If you want pitching, be prepared to pay

The market for starting pitchers this winter turned absurd before the offseason even began when the Giants gave Tim Lincecum a two-year, $35 million contract extension at the end of October. The Rays are understandably going to be wanting a haul of prospects for David Price. And now, we've heard what Ervin Santana and Ricky Nolasco are searching for in free agency – $100 million for Santana and $80 million for Nolasco, both over five years.

Now that you've picked your jaw off the floor, just how absurd are these desires? Santana will turn 31 in December, and in 2012, he had a 5.16 ERA in 178 innings. Nolasco will also turn 31 in December, and has an ERA under 4.00 just once over the last five seasons – last year. 

Both players are going to get paid – but just how much will they get? On one hand, teams have been paying for pitching for years – look at what guys like Felix Hernandez, Justin Verlander, and CC Sabathia are making. On the other hand, a lot of those big money contracts haven't exactly worked out very well, and you'd think general managers would learn from those mistakes. Mike Hampton, Derek Lowe, Barry Zito, Johan Santana, and Josh Beckett (among others) are perfect examples of how things can get ugly quickly.

There are more red flags with Santana than with Nolasco, and not coincidentally, Santana has the higher upside. When healthy and at his peak, Santana is a guy who can give you 200 innings and limit his walks. In 2013, Santana upped his groundball rate to a career high mark and had his best year since 2008. But Santana has had elbow problems in his past, missing the first 32 games of the 2009 season thanks to a sprained UCL in his right elbow and 19 more games during that summer with triceps inflammation in that same right arm. There's been no dip in his velocity, but when a pitcher has had arm injuries in the past, you always have to look at him with an eyebrow raised.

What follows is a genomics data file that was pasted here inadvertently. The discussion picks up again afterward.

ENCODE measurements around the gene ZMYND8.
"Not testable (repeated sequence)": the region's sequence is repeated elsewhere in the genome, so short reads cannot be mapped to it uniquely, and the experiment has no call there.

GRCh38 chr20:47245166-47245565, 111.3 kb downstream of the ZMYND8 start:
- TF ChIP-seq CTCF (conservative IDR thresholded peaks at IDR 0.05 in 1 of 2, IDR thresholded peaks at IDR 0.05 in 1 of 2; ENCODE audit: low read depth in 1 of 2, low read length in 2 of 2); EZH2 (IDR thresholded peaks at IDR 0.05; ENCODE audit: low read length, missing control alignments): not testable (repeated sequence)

As for Nolasco, his career has been one of the most infuriating of any pitcher in baseball since his debut in 2006. Despite a 4.37 career ERA, Nolasco has a 3.75 FIP and 3.76 xFIP, seemingly indicating that there are the makings of a potentially elite guy deep down inside. Nolasco also had elbow problems in the past, but that was way back in 2007 when he was dealing with elbow inflammation. Since then, the only time he's missed was for a torn meniscus in his right knee in 2010. Nolasco is more of a sure thing than Santana, starting 30 games and topping 185 innings in five of the last six seasons. Nolasco is extremely stingy with the walks, keeps the ball on the ground, and gets his share of whiffs. If he can ever get some luck on his side and post a league average or better strand rate, this is a guy that can be one of the best pitchers in the league.

So, will either pitcher be worth the money they're asking for? It's tough to say. Anibal Sanchez got five years and $80 million from the Tigers last year despite never logging 200 innings in a season and undergoing Tommy John surgery, and he was one of the best pitchers in baseball last year. Edwin Jackson got four years and $52 million from the Cubs and posted his worst ERA and lowest innings pitched total since 2007. Zack Greinke got $147 million from the Dodgers and was one of the best pitchers in baseball in the second half despite missing a few starts thanks to a broken collarbone. You really just don't know what's going to happen with these guys, but in my mind, Nolasco is the much safer bet than Santana going forward.

Joe Lucia

About Joe Lucia

I'm the managing editor of Awful Announcing and the news editor of The Comeback. I also made The Outside Corner a thing for six seasons.